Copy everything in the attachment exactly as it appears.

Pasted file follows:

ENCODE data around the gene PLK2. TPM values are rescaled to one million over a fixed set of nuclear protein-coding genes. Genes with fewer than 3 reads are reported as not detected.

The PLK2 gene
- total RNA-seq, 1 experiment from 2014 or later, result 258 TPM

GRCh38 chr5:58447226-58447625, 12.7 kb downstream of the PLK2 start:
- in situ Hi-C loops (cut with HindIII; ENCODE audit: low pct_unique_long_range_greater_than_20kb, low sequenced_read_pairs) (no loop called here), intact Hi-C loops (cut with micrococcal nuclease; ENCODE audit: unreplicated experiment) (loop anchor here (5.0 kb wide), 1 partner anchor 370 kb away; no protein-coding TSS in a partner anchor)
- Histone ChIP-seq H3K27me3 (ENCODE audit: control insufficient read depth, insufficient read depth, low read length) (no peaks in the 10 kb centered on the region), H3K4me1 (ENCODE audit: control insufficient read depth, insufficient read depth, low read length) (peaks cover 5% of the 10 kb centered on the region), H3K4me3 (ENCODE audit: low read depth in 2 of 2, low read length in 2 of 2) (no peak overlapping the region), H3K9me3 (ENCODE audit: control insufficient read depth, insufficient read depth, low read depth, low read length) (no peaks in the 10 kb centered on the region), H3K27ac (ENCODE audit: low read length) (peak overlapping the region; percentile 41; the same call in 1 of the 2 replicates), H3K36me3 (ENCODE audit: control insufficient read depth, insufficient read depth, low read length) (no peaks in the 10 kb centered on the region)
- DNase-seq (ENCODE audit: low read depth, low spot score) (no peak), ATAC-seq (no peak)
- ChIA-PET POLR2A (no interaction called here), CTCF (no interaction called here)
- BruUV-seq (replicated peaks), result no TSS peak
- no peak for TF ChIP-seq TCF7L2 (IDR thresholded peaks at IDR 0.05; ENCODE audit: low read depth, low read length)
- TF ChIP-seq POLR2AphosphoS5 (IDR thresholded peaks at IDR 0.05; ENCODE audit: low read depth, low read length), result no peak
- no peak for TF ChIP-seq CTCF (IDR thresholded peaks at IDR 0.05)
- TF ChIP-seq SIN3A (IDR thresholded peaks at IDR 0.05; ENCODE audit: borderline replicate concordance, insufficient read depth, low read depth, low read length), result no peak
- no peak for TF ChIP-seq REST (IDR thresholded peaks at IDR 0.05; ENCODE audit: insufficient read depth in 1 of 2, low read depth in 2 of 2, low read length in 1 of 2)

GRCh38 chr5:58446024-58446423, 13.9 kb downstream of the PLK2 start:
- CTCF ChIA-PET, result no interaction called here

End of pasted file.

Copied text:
ENCODE data around the gene PLK2. TPM values are rescaled to one million over a fixed set of nuclear protein-coding genes. Genes with fewer than 3 reads are reported as not detected.

The PLK2 gene
- total RNA-seq, 1 experiment from 2014 or later, result 258 TPM

GRCh38 chr5:58447226-58447625, 12.7 kb downstream of the PLK2 start:
- in situ Hi-C loops (cut with HindIII; ENCODE audit: low pct_unique_long_range_greater_than_20kb, low sequenced_read_pairs) (no loop called here), intact Hi-C loops (cut with micrococcal nuclease; ENCODE audit: unreplicated experiment) (loop anchor here (5.0 kb wide), 1 partner anchor 370 kb away; no protein-coding TSS in a partner anchor)
- Histone ChIP-seq H3K27me3 (ENCODE audit: control insufficient read depth, insufficient read depth, low read length) (no peaks in the 10 kb centered on the region), H3K4me1 (ENCODE audit: control insufficient read depth, insufficient read depth, low read length) (peaks cover 5% of the 10 kb centered on the region), H3K4me3 (ENCODE audit: low read depth in 2 of 2, low read length in 2 of 2) (no peak overlapping the region), H3K9me3 (ENCODE audit: control insufficient read depth, insufficient read depth, low read depth, low read length) (no peaks in the 10 kb centered on the region), H3K27ac (ENCODE audit: low read length) (peak overlapping the region; percentile 41; the same call in 1 of the 2 replicates), H3K36me3 (ENCODE audit: control insufficient read depth, insufficient read depth, low read length) (no peaks in the 10 kb centered on the region)
- DNase-seq (ENCODE audit: low read depth, low spot score) (no peak), ATAC-seq (no peak)
- ChIA-PET POLR2A (no interaction called here), CTCF (no interaction called here)
- BruUV-seq (replicated peaks), result no TSS peak
- no peak for TF ChIP-seq TCF7L2 (IDR thresholded peaks at IDR 0.05; ENCODE audit: low read depth, low read length)
- TF ChIP-seq POLR2AphosphoS5 (IDR thresholded peaks at IDR 0.05; ENCODE audit: low read depth, low read length), result no peak
- no peak for TF ChIP-seq CTCF (IDR thresholded peaks at IDR 0.05)
- TF ChIP-seq SIN3A (IDR thresholded peaks at IDR 0.05; ENCODE audit: borderline replicate concordance, insufficient read depth, low read depth, low read length), result no peak
- no peak for TF ChIP-seq REST (IDR thresholded peaks at IDR 0.05; ENCODE audit: insufficient read depth in 1 of 2, low read depth in 2 of 2, low read length in 1 of 2)

GRCh38 chr5:58446024-58446423, 13.9 kb downstream of the PLK2 start:
- CTCF ChIA-PET, result no interaction called here